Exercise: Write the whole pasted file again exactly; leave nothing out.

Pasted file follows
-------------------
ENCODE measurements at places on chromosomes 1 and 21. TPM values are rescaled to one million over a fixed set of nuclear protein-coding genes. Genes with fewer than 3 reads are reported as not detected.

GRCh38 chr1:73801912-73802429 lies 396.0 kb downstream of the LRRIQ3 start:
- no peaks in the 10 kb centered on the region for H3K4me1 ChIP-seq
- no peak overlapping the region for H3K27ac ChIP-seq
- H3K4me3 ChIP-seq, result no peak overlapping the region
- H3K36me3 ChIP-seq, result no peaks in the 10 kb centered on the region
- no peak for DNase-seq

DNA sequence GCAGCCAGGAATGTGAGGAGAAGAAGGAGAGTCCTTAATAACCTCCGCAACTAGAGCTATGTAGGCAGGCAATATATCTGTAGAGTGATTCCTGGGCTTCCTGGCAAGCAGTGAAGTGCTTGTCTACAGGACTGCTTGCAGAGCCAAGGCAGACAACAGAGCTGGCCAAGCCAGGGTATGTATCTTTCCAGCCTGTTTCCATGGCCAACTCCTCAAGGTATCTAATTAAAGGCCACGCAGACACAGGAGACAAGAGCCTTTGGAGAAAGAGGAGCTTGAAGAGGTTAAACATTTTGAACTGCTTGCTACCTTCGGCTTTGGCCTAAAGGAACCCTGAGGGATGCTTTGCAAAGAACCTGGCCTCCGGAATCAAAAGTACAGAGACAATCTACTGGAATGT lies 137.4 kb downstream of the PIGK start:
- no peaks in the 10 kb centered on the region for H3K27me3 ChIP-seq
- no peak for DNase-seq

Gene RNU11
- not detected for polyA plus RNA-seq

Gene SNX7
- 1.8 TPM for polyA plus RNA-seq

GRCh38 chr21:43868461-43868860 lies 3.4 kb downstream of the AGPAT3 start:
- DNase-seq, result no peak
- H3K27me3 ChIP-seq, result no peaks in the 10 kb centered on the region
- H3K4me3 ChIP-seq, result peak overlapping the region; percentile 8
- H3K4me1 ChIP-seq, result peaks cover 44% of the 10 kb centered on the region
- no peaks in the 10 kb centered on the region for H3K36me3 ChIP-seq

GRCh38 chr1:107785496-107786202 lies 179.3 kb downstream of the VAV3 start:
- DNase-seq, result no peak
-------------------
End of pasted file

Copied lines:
ENCODE measurements at places on chromosomes 1 and 21. TPM values are rescaled to one million over a fixed set of nuclear protein-coding genes. Genes with fewer than 3 reads are reported as not detected.

GRCh38 chr1:73801912-73802429 lies 396.0 kb downstream of the LRRIQ3 start:
- no peaks in the 10 kb centered on the region for H3K4me1 ChIP-seq
- no peak overlapping the region for H3K27ac ChIP-seq
- H3K4me3 ChIP-seq, result no peak overlapping the region
- H3K36me3 ChIP-seq, result no peaks in the 10 kb centered on the region
- no peak for DNase-seq

DNA sequence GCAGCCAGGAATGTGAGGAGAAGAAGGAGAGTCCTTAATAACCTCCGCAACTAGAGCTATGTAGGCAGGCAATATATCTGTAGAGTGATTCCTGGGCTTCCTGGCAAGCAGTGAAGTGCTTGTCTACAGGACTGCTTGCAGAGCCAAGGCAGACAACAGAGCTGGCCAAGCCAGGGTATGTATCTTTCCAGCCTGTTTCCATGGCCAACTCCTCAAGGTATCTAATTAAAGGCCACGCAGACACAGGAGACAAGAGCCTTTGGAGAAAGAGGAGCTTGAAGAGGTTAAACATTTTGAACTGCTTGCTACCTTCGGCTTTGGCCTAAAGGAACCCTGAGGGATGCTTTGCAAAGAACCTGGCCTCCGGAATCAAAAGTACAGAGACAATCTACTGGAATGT lies 137.4 kb downstream of the PIGK start:
- no peaks in the 10 kb centered on the region for H3K27me3 ChIP-seq
- no peak for DNase-seq

Gene RNU11
- not detected for polyA plus RNA-seq

Gene SNX7
- 1.8 TPM for polyA plus RNA-seq

GRCh38 chr21:43868461-43868860 lies 3.4 kb downstream of the AGPAT3 start:
- DNase-seq, result no peak
- H3K27me3 ChIP-seq, result no peaks in the 10 kb centered on the region
- H3K4me3 ChIP-seq, result peak overlapping the region; percentile 8
- H3K4me1 ChIP-seq, result peaks cover 44% of the 10 kb centered on the region
- no peaks in the 10 kb centered on the region for H3K36me3 ChIP-seq

GRCh38 chr1:107785496-107786202 lies 179.3 kb downstream of the VAV3 start:
- DNase-seq, result no peak